Even local companies struggle to meet the needs of the linguistically diverse populace. Batya Green-Bricker, marketing manager for Exclusive Books, the country's largest bookstore chain with more than 40 stores, admitted the company has struggled to find an audience for books in languages other than English or Afrikaans. “It's a matter of distribution,” she said. “Many of our stores are in malls in urban areas, not out in the rural areas where the tribal languages are spoken. We're just now starting to open in the townships,” citing a new store opening in Soweto this fall, “and that should be an important step for us toward expanding our customer base.” Green-Bricker said imported books outsell local titles at the chain by a two-to-one margin, but that Exclusive's goal is to give more attention to South African writing. The chain sponsors an annual “Homebru” program, promoting 25 books in Afrikaans and English, and also sponsors a children's book award. “Local publishing has become more comfortable in its skin,” Green-Bricker said. “We are celebrating the varied experiences of living in South Africa without the angst of earlier years.”

A new report by the South African Book Development Council found that while the literacy rate in the country exceeds 90%, fewer than half the homes own books for leisure reading. “The South African market may look daunting,” said Dudley Schroeder, the executive director of the Publishers Association of South Africa, “but it is a market that is growing, especially as a large number of people move into the middle class.”

In 2006, total retail sales for trade books rose 12%, to 938 million rand ($135 million), as estimated by Nielsen BookScan. According to the Publishers Association of South Africa, book sales in 2005 totaled 2.2 billion rand ($302.5 million) in 2005, when 8,177 titles were published. With typical print runs of 1,000 to 3,000 copies, a book selling 5,000 copies is considered a bestseller. Last year, Penguin South Africa had a remarkable success, selling 80,000 copies of John van de Ruit's comic novel Spud, which became the fastest selling book in South Africa's history. “That makes him South Africa's J.K. Rowling,” gushed Penguin sales director Janine O'Connor. Spud will be published in the U.S. by Penguin's Razorbill imprint this October.

Donna Leon and Her Venitian Sleuth Share Aversion to Tourists

Originally published in the Milwaukee Journal Sentinel
July 6, 2007

Donna Leon rarely gets writer's block - she's consistently produced a new Guido Brunetti mystery each year since 1992 - yet whenever she does, she merely steps out of her front door for inspiration . . . and finds herself inside the setting of one of her novels.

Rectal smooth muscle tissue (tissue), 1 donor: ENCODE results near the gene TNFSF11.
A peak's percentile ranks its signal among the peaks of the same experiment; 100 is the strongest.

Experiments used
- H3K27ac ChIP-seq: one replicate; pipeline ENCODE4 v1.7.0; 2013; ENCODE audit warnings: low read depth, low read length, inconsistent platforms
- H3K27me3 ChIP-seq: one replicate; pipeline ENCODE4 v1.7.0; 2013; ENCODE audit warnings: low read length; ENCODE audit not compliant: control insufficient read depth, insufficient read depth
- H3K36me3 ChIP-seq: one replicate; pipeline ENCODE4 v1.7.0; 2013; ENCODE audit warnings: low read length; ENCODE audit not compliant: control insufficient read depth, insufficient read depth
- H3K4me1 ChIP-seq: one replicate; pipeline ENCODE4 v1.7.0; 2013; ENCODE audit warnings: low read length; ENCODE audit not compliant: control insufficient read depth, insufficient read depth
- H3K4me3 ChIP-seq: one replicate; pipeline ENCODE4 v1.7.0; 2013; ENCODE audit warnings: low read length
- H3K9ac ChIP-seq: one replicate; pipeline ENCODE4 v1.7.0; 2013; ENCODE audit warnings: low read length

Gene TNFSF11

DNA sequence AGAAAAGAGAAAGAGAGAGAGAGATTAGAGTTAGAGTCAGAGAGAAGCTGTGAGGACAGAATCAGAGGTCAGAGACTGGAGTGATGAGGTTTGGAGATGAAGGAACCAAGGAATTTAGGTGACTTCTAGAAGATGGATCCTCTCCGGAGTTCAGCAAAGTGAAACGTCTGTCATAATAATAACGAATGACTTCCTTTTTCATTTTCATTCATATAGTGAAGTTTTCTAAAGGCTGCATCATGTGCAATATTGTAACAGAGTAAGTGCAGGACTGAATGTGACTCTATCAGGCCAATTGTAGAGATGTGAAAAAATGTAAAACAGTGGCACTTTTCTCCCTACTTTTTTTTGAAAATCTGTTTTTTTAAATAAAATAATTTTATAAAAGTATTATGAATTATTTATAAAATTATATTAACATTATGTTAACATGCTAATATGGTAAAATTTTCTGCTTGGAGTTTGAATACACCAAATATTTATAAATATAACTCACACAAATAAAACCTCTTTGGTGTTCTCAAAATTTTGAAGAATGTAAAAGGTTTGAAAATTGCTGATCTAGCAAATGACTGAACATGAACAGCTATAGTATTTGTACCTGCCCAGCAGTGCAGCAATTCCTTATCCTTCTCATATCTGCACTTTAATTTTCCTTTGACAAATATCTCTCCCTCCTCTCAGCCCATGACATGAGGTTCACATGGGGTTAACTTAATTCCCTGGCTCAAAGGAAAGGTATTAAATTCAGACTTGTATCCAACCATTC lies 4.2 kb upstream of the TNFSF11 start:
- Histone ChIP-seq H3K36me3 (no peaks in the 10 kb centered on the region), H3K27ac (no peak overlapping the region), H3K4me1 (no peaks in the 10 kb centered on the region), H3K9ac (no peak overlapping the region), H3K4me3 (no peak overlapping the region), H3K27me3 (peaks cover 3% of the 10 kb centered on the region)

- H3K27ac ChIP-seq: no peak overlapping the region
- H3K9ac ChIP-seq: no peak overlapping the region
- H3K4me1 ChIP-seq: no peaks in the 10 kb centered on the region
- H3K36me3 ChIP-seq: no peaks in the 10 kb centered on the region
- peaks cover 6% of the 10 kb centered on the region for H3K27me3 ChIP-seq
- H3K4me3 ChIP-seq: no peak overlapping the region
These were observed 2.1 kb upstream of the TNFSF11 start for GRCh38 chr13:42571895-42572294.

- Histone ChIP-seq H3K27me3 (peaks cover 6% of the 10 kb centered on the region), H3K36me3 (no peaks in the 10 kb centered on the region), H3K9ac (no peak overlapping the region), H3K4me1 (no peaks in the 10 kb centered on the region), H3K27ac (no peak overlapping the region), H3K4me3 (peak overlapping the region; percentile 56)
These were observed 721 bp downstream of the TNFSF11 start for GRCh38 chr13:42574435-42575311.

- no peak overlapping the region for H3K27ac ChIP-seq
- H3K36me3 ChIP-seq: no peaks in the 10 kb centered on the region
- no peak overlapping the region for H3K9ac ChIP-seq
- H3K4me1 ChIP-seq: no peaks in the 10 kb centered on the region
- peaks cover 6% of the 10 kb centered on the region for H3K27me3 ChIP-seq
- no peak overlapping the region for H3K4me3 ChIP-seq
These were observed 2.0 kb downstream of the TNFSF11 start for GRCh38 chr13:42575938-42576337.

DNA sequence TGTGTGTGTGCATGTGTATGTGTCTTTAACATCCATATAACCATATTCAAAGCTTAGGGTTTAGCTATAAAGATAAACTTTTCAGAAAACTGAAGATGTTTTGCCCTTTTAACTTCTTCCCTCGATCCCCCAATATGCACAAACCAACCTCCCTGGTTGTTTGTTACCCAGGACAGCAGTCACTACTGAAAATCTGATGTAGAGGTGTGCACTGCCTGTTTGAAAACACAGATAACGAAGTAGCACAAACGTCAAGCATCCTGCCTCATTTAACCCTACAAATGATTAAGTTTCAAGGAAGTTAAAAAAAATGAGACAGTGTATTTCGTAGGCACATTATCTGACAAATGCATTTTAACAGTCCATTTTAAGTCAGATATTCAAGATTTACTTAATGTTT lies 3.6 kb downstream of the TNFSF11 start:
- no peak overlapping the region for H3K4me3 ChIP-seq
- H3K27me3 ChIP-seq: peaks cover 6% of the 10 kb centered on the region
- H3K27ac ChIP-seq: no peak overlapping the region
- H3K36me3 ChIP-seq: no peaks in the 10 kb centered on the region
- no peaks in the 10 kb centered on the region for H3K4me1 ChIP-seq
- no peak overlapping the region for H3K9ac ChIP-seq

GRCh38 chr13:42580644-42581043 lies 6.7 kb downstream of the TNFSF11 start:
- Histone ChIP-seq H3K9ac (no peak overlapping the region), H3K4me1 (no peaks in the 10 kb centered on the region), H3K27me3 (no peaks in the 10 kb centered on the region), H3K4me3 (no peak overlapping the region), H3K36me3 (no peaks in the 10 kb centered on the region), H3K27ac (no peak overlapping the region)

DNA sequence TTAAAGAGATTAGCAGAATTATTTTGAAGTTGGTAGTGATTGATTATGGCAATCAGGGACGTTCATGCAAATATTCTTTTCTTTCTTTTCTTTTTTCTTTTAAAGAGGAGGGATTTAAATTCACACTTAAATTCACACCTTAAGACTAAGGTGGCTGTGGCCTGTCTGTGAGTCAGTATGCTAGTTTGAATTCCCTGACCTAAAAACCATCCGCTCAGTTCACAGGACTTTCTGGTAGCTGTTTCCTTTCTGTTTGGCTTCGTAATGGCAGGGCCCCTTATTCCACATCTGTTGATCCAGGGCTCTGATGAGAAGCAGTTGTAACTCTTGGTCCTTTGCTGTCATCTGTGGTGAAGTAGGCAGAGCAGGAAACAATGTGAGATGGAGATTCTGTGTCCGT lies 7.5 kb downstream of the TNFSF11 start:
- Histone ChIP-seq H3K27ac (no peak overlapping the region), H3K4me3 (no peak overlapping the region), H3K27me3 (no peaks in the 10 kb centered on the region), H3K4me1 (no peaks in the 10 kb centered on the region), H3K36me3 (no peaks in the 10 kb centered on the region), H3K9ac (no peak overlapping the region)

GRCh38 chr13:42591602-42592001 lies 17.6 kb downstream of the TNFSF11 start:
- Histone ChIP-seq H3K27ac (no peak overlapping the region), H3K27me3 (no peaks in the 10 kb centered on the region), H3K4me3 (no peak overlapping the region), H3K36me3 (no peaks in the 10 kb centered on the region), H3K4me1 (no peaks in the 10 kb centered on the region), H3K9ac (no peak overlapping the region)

"Venice is one of those rare cities where you can walk everywhere you need to go," she says, noting that the exception is in July and August, when the tourists descend in hoards. "Then you just have to find a way through them or leave town."

Leon, who was born in New Jersey, left America more than 40 years ago for teaching stints in Iran, China and Saudi Arabia, eventually settling in Italy two decades ago. With her fine red cashmere sweater and her manner of emphasizing each point with a wave of her hands, she appears more genuinely Italian than any of the Sopranos clan.

Now 64, Leon has a well-edited life: She doesn't own a television (and thus, has no opinion of "The Sopranos"), says she'll stop writing as soon as it stops being fun, and travels whenever and wherever she wants - most often to see opera. Opera so consumes Leon that she helped found her own orchestra to perform rare Baroque compositions.

So, it comes as a shock to learn that whenever Leon needs a bit of rousing musical motivation, it's not Handel or Mozart or one of the great Italians she fires up on her iPod, but Thomas Arne's "Rule Britannia" (Rule Britannia! / Britannia rule the waves) and "God Save the King."

Leon's aversion to tourists is shared by her brooding sleuth, police commissioner Brunetti. Though Leon's 16 novels have been translated into 29 languages, she refuses to have them translated into Italian. "It's so I can maintain my privacy," she says.

In the U.S. the Brunetti books are gaining popularity among those who appreciate the compelling characters, romantic backdrop and bracing plots - often without tidy or happy endings.

Leon regularly tackles issues relevant to Italian society, as in her latest book "Suffer the Children," in which a trio of Carbinieri abduct an Armenian child from the apartment of its adoptive father.

"The Armenians who have come to Italy in recent years are for the most part the criminal element - drug dealers, pimps," Leon says. "So to make this child sympathetic was a bit of a twist."

Sensibly, Leon says that there are two topics she will not write about: local Venetian politicians or the mafia.

"The politicians and bureaucrats can make your life very difficult," she says. "As regards the mafia, well, there's just too much to know, it's too complicated. . . . They're involved in everything. Plus, at this point, it really is a cliché."